Tuesday, November 6, 2007

This presentation is part of : Critical Care Health Models
Developing a Method for Measuring Oral Dryness in Patients with an Endotracheal Tube
Janet S. Fulton, PhD and Onna Koeneman, BSN. Adult Health Department, Indiana University School of Nursing, Indianapolis, IN, USA
Learning Objective #1: describe complications associated with oral dryness in patients mechanically ventilated with and endotracheal tube.
Learning Objective #2: describe the results of a study that explored using the Modified Schirmer Test (MST) and oral pH as measures of oral dryness.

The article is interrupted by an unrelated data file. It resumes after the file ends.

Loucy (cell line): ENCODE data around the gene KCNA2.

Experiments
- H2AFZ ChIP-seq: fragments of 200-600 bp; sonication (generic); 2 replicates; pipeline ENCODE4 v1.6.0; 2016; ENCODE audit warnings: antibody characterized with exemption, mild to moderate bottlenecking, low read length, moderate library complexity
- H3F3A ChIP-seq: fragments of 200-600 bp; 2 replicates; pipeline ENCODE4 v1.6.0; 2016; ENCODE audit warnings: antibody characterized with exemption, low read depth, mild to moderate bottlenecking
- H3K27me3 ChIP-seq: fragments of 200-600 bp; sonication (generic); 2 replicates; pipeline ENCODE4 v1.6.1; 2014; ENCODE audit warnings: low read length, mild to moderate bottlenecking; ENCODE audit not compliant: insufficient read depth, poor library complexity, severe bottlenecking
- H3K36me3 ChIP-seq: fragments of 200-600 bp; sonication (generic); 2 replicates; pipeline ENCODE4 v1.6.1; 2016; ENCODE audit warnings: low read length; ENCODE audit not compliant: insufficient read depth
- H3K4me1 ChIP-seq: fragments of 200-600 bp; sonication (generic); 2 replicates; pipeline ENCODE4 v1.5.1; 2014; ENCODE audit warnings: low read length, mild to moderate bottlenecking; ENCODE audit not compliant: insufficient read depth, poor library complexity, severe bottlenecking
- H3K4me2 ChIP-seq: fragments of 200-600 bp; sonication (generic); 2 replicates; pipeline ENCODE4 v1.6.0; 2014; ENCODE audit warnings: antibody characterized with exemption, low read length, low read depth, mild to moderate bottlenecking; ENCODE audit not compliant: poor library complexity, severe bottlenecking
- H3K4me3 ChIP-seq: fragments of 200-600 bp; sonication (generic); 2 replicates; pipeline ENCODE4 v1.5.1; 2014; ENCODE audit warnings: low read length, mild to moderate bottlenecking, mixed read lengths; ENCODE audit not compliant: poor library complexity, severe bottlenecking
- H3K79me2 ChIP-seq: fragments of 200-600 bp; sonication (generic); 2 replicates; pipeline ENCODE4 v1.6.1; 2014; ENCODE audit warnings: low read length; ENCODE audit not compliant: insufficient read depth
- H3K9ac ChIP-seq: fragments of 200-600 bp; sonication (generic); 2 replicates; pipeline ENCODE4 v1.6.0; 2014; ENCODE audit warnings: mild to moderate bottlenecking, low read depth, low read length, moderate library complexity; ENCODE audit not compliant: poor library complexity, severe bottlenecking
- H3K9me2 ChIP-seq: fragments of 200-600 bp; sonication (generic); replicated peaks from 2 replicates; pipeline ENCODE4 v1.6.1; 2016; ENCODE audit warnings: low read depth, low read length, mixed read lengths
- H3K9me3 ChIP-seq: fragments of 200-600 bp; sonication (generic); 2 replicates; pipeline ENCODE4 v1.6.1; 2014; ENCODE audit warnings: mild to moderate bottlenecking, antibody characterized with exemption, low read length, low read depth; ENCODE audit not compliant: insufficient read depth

During mechanical ventilation, an ETT tube causes the mouth to remain open leading to drying of mucous membranes, resulting in inflammation and infection.  Problem:  Oral care is intended to keep the mouth healthy and moist; however, clinically useful outcome measures are not available to monitor the effectiveness of oral care in managing dryness.  Purpose:  This study (in progress) explored the relationship between oral pH and oral salivary flow as outcome indicators of oral dryness in patient who are mechanically ventilated through and endotracheal tube.  Framework:  Situation-specific theory guided  this study.  Methods:  This prospective study measured oral dryness in 30 subjects mechanically ventilated through and ETT.  Salivary flow was measured the Modified Schirmer Test (MST).  Oral pH was measured using the Universal pH indicator strips.  Measurements were taken two hours after oral care from four locations: vertically on the floor of the mouth, bilaterally horizontally on the inner cheek, and hard palate.  Three measures each of wetness and pH were obtained on each of two consecutive days for a total of six data points for each of the two types of measure. Analysis:  To explore relationship between salivary flow (MST) and pH as outcome measures of oral dryness, Pearson product-moment correlation will be calculated between the pH and MST obtained at each time point, stratified by location of the mouth.  Repeated measure ANOVA will explore overall association between the two measures at each location in the mouth.  Type of measures, measure time and interaction between type and time will be included as fixed effects.  A significant interaction in the model will be indicative of different correlation over time.  Findings and Implications:  The findings of this research will assist nurses to develop indicators to monitor the outcomes of oral care provided to patients who are mechanically ventilated using an ETT.